Visit nature and all her restorative powers. Sit somewhere and quietly reflect or freeze and laugh with a chum whilst sipping a cocoa and gaze at the celebrated snow covered mountains.

Become absorbed in your favourite activities or hobbies…or find one. Engross, create, and play. Putter around the house.Tinker. Futz, dilly-dally, linger, lounge, fiddle and rearrange your nest until it’s a sanctuary.

Play hooky…but you didn’t get that from me.

Don’t go looking for trouble or bad news or things that irritate or sadden us. Wait until the spring to do that (insert smiley face here). If we’re low, it’s harder to perk ourselves up again but if we work at keeping ourselves on an even keel, it’s easier to stay balanced.

And really, it is not every day that is so horrible. As this article is written, the day has been without rain, some sunbeams have bounced off the window and tomorrow promises more of the same. Even now the sun is slanting westward and a beautiful golden bath is being cast upon the mountains and rooftops juxtaposed against a dark cloudy sky making the view all the more spectacular. Stunning. The depressed mind has a tendency to grossly generalize – all the weather is miserable but in fact there have been many temperate days since September and they have felt comfortable. Happiness is wanting what we have.

At times of bleakness, when our mind drifts to the emptiness of the glass, we need to make a concerted effort to pull up our dull socks and firmly but gently turn our mind to that which is pleasant and what we can feel grateful for. While this can sound overly stated, it is powerful stuff. Remember the old adage, ‘whether you think you can or think you can’t, you are probably right’.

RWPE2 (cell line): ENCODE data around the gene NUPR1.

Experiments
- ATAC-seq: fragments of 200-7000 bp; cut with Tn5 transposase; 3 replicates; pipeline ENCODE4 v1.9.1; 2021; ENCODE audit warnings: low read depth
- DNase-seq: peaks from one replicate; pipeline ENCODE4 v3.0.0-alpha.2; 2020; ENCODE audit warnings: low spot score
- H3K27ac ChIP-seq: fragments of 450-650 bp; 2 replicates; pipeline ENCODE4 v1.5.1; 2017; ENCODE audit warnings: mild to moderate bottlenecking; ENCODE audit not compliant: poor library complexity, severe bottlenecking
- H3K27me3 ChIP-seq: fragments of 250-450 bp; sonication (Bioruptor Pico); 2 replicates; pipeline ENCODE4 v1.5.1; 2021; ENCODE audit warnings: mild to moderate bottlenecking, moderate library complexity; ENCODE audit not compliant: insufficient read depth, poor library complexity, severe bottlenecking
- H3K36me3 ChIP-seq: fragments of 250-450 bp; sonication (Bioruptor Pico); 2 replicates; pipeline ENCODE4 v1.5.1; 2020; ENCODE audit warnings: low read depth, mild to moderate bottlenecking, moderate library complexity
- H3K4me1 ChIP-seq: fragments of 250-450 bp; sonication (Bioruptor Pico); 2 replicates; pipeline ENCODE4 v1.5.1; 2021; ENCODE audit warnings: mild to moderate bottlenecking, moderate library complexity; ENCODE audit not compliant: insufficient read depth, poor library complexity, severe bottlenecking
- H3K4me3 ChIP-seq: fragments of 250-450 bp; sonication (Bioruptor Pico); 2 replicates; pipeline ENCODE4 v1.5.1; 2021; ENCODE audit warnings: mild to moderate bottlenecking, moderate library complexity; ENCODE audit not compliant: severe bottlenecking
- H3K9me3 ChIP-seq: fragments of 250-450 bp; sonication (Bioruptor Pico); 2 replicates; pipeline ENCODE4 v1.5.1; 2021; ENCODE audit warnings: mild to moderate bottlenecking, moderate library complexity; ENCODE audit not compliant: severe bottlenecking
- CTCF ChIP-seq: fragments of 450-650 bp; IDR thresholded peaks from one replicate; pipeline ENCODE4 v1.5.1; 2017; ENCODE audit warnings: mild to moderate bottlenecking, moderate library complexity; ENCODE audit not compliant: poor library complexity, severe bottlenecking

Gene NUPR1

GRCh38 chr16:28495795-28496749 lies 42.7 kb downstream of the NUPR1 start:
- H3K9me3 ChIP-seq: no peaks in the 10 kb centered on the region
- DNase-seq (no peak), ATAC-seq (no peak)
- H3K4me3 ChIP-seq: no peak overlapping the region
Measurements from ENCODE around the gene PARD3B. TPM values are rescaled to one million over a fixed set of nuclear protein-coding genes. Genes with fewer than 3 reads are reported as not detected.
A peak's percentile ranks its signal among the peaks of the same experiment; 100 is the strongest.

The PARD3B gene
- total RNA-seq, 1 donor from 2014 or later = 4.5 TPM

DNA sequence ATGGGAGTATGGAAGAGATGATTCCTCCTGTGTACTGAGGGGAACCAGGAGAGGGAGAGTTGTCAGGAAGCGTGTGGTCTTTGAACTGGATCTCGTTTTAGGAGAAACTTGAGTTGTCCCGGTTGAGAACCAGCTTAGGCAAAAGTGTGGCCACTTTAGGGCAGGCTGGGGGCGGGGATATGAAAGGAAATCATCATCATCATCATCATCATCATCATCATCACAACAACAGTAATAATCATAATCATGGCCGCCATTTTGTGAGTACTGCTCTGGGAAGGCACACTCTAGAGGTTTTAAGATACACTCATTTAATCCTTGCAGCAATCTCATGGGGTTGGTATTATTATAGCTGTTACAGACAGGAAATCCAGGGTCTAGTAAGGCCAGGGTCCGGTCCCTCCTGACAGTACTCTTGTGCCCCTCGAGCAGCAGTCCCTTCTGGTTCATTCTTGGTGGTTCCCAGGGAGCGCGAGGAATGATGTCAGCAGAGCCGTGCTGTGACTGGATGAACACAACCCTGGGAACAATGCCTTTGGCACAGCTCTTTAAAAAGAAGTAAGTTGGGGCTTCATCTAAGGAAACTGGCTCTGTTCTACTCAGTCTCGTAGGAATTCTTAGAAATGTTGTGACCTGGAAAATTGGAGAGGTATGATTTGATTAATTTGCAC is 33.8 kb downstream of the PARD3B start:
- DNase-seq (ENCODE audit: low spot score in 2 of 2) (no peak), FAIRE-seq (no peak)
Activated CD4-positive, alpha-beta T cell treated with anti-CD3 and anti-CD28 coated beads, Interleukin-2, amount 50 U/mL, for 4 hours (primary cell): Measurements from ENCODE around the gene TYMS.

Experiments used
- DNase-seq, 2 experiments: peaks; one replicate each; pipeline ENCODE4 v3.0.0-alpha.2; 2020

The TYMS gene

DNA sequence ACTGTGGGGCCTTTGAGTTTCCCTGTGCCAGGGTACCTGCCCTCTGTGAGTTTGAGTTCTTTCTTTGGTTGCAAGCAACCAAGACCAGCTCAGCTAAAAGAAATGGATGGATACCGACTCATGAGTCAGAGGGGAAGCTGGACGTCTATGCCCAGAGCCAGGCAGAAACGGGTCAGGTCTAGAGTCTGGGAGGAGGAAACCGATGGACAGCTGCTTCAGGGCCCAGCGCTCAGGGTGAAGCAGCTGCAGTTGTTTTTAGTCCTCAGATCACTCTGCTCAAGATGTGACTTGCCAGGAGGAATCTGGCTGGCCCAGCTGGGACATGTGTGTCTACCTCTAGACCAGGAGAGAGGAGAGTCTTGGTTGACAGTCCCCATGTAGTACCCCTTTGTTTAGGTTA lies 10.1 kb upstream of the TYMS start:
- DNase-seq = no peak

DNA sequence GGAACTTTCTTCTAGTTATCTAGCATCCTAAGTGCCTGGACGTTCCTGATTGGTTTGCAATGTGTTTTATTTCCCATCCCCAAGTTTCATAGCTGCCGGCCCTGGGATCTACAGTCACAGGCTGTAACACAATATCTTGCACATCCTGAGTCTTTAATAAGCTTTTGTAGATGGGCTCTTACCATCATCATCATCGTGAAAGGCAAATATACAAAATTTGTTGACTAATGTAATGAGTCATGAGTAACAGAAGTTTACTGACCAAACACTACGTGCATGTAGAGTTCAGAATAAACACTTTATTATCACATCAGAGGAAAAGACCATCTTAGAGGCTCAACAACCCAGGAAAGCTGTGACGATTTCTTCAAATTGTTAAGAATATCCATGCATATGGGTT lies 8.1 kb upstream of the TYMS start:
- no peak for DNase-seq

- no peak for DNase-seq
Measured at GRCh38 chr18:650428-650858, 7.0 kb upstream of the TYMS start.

Focus on what helps, what can be done and a plan to make that happen.

Give. Sometimes, in our narcissistic glory we become overly self-absorbed and it’s the best time to focus on someone else in need of a little help. A little perspective can be just the ticket.

Be miserable. If after all this, there is no remedy, go ahead and be miserable. Be monstrous, drag your feet, grumble, and wear dark clothes. Sometimes dark days of the soul can scratch just where we itch and we need to go ahead and just wallow. Much like the pity-party, it, too, can be very cathartic.

Otherwise, and if so desired, think of this as the beginning of a new year of experiences, questions, and answers that have never happened before.

Rest well. Trust that if we give ourselves permission to be quiet and subdued, our energy may return when we are truly replenished. And let me be the first to wish us all a Merry Hibernation!

If you wish to copy this material to other publications please ask for permission by writing cindy@mycounsellor.ca.
Thanks for your friendship.

To download a PDF of this article, please click here.